The Life of Pneumatic Tubes

Creators
Amelia Catalano and Alison Rhonemus

Pfft – just like that. So, E.B. White describes the efficiency of the pneumatic mail service in New York, only four years before its demise. White describes the process of conveying mail through pneumatic tubes as part of the miracle of New York. “The whole thing is implausible” and “reason enough to abandon the island to the gods and the weevils.” White contends. The system of cast-iron tubes used compressed air to transport 24 x 8 in steel canisters at 30 miles per hour between post offices. The modern day message in a bottle, “When a young man in Manhattan writes a letter to his girl in Brooklyn, the love message gets blow to her through a pneumatic tube – pfft – just like that.”

The first pneumatic mail tube operated by the U.S. Post Office in New York began carrying mail in 1897. The tube line ran from the General Post Office in Manhattan to the Produce Exchange in lower Manhattan. By August 1898 pneumatic service extended over the Brooklyn Bridge with transport from the church st po to the general post office in brooklyn taking about 4 minutes. Additions also included service to grand central and harlem. Eventually there were 27 miles of pneumatic mail tubes in New York, connecting 23 post offices. In 1918 Pneumatic Service was halted. New York began pneumatic mail service again in 1922 and continued until 1953. The pneumatic tube over the brooklyn bridge was removed during construction in the 1950s much of the rest of the city’s tubes remain intact although dormant, mostly unseen and unused.

Pneumatic New York has a secret life connected with Alfred Ely Beach, creator of an early New York Subway at Warren St and Broadway. In order to get his subway past the scrutiny of elevated line proponent, Boss Tweed, Beach describes his passenger subway train as a pneumatic tube system for the mails. To avoid an out and out lie in 1867 Beach constructed a 1000 ft tube that sped letters at 60 miles per hour. Eventually this first installation of Pneumatic New York or of Pneumatic mail in the U.S. Was sealed. Thirty years later pneumatic mail service began in New York. Today pneumatic new york bides its time underground, waiting for what the next phase of history will deliver.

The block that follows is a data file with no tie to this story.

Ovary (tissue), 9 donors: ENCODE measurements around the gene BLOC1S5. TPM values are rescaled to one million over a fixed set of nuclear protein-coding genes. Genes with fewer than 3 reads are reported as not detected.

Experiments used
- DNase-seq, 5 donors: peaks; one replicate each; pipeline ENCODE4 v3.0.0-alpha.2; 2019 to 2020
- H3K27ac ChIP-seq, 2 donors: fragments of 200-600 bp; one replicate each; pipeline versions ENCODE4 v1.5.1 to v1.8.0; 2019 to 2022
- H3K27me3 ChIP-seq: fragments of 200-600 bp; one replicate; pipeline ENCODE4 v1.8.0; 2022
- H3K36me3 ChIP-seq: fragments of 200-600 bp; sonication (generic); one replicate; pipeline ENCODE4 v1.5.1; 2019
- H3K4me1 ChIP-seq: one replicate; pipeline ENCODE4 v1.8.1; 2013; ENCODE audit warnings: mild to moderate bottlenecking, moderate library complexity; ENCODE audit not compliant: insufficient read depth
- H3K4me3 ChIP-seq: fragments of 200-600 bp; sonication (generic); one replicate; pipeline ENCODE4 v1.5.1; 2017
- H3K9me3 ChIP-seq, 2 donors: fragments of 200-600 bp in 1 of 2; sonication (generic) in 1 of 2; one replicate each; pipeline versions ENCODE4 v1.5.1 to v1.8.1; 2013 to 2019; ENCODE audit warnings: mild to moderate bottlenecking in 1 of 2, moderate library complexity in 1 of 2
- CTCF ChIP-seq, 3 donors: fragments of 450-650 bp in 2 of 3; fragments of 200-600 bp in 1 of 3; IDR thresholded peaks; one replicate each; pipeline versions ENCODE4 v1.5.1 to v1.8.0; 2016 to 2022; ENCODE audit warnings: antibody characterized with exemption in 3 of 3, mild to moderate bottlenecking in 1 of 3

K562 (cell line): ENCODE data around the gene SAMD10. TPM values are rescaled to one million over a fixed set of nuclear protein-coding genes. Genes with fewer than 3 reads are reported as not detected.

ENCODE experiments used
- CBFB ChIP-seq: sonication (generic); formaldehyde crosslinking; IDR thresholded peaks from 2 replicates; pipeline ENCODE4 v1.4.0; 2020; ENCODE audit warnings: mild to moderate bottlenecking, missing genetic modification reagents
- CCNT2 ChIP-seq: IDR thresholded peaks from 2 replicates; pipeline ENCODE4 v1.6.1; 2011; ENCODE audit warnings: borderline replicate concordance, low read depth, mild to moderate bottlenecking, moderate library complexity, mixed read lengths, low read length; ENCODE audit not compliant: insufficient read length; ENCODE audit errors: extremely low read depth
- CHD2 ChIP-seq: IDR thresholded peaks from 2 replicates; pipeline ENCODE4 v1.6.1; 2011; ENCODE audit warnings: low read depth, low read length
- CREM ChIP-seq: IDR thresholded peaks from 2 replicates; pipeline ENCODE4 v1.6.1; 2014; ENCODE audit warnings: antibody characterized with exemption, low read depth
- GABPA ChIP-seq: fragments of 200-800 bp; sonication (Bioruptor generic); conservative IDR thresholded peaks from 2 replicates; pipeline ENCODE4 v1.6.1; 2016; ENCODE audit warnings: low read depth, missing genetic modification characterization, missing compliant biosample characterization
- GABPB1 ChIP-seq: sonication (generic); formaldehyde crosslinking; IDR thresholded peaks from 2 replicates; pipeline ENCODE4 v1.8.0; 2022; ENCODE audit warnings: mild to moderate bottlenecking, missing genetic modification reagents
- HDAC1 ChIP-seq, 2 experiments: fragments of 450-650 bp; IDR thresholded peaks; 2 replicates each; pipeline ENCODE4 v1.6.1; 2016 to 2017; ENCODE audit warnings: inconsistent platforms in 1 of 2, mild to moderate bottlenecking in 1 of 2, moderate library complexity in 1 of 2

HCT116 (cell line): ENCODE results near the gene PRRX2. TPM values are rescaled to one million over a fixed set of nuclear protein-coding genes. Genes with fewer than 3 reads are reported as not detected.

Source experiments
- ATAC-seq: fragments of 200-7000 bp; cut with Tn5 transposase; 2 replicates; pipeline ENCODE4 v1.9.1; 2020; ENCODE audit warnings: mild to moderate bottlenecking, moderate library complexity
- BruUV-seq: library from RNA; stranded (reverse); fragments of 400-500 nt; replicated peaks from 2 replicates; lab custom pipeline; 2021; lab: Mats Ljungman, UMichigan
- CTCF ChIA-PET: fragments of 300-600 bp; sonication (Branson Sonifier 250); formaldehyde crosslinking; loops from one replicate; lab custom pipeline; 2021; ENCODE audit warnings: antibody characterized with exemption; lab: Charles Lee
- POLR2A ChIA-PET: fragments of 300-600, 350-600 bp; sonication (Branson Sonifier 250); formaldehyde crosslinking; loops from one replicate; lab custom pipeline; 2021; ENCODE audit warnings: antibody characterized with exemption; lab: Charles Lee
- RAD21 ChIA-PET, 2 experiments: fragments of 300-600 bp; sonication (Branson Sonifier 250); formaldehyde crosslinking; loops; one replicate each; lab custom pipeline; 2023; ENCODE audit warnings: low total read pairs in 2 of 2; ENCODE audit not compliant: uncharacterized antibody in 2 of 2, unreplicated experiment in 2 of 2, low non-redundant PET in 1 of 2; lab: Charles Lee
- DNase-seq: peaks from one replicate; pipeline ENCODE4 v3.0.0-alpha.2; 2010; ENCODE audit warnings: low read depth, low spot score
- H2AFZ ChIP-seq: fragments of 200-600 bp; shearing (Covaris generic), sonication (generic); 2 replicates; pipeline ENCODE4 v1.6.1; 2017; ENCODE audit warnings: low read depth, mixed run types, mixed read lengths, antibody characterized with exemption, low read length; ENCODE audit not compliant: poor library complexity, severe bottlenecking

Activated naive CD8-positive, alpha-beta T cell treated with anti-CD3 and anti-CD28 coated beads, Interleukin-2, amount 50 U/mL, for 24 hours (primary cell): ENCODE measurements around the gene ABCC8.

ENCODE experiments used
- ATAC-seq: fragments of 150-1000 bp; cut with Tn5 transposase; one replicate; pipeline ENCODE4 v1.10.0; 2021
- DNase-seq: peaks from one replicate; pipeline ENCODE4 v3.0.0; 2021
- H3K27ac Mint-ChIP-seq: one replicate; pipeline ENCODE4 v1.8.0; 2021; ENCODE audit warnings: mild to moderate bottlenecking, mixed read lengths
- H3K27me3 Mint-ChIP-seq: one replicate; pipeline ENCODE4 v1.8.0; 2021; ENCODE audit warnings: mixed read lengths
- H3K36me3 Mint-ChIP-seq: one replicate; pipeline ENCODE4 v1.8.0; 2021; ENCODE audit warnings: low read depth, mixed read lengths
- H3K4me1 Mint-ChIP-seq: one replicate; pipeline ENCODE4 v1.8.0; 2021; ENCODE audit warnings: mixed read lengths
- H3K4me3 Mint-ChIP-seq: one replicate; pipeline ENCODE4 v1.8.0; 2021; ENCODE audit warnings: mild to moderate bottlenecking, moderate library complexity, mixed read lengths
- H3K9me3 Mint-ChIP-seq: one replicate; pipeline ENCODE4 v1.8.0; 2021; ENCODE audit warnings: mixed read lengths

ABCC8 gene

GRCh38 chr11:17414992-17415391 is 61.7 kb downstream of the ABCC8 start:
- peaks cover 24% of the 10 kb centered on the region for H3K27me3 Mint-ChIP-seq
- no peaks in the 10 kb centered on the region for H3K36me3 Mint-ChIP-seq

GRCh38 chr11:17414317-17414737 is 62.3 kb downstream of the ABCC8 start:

Bibliography and credits
Allen, O. E. (1997) New york’s secret subway. Invention & Technology, (Winter), 44.

American Pneumatic Service Co. (1916). How postal pneumatic tube service carries the United States mails in Boston, Brooklyn, Chicago, New York, Philadelphia And St. Louis. In (3rd ed., ). Boston, MA: American Pneumatic Service Co.

American Pneumatic Service Co. (1916). Lamson post office near Pennsylvania R. R.

American Pneumatic Service Co. (1916). Transmitters and receivers Postal Station A.

American Pneumatic Service Co. (1916). New York Customs House tube.

American Pneumatic Service Co. (1916). Canisters from Model Post Office at International Exposition, San Francisco.

American Pneumatic Service Co. (1916). New General Post Office.

American Pneumatic Service Co. (1916). Map of New York pneumatic mail system.

American Pneumatic Service Co. (1916). Power plant Time Square Station.

Atlantic Dance Company. “If winter comes”. (Cylinder Archive, http://www.cylinder.de ed.)

Ascher, K. (2005). The works: Anatomy of a city. New York, NY: Penguin Press.

Beach, A. E. (1868). The pneumatic dispatch, with illustrations: A compilation of notices and information concerning the pneumatic system of transportation as new building and operating in England; together with accounts of its first trial in the United States, and of proposed applications of the system to passenger and postal service … New York, NY: American news company.

Bobrick, B. (1981). Labryinths of iron: A history of the world’s subways. New York: Newsweek Books.

New York Parcel Dispatch Company. (1869). Illustrated description of the broadway pneumatic underground railway: With A full description of the atmospheric machinery, and the great tunneling machine. New York, NY: SW Green, printer.

Library of Congress. (1915). Brooklyn Bridge.

Library of Congress. William. M. Tweed.

New York Parcel Dispatch Company. (1869). Drawing of Beach tunnel.

New York Parcel Dispatch Company. (1869). Slotted pneumatic tube and valve.

New York Parcel Dispatch Company. (1869). Slotted pneumatic tube.

New York Parcel Dispatch Company. (1869). Entrance to Beach’s subway.

New York Parcel Dispatch Company. (1869). Sounding Beach tunnel at night.

New York Parcel Dispatch Company. (1869). Men at work in Beach tunnel.

New York Parcel Dispatch Company. (1869). Passenger car in Beach subway.

New York Sun. (1914, March 2). Mail automobile on Church St.

New York Sun. (1914, March 2). Mail stalled at GPO.

Rhonemus, Alison. (2012). Untitled Photographs.

Scientific American. (1870, March 5). Broadway subway.

Vogel, R. (1964). Tunnel engineering: A museum treatment. Contributions from the Museum of History and Technology, 240(41), 225.

White, E. B. (1949). Here is New York. New York, NY: The Little Bookroom.

Wikipedia. (ca. 1870). Alfred Ely Beach.

Inspiration
P. 31 “It is a miracle that New York works at all. The whole thing is implausible. […] When a young man in Manhattan writes a letter to his girl in Brooklyn, the love message gets blown to her through a pneumatic tube–pfft–just like that.”

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